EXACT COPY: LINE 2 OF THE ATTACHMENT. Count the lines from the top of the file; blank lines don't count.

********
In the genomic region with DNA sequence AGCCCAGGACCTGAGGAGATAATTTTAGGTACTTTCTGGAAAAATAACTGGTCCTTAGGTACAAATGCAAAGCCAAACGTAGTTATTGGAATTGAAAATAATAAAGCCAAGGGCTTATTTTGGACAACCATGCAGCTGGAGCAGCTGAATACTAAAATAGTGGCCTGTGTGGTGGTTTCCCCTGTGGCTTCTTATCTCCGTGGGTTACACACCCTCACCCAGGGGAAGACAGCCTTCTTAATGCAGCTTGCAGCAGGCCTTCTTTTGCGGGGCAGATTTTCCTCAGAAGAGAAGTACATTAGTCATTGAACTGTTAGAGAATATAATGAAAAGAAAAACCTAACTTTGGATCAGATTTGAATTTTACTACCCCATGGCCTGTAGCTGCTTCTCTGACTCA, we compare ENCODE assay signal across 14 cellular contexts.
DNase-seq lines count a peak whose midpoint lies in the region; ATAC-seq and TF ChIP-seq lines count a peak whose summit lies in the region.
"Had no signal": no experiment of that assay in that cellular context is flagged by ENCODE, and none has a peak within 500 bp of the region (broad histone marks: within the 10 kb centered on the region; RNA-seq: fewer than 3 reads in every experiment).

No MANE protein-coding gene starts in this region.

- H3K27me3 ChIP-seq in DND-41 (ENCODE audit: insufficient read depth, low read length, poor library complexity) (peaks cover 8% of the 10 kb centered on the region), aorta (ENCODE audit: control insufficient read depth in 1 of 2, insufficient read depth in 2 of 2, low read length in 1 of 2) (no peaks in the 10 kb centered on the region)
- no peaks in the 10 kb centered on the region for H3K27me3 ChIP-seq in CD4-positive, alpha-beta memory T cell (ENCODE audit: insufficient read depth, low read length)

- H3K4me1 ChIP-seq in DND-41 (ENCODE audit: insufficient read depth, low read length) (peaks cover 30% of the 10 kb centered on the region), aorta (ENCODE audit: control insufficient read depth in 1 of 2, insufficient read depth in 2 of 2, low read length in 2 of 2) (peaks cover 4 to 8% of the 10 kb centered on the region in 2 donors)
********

DNase-seq lines count a peak whose midpoint lies in the region; ATAC-seq and TF ChIP-seq lines count a peak whose summit lies in the region.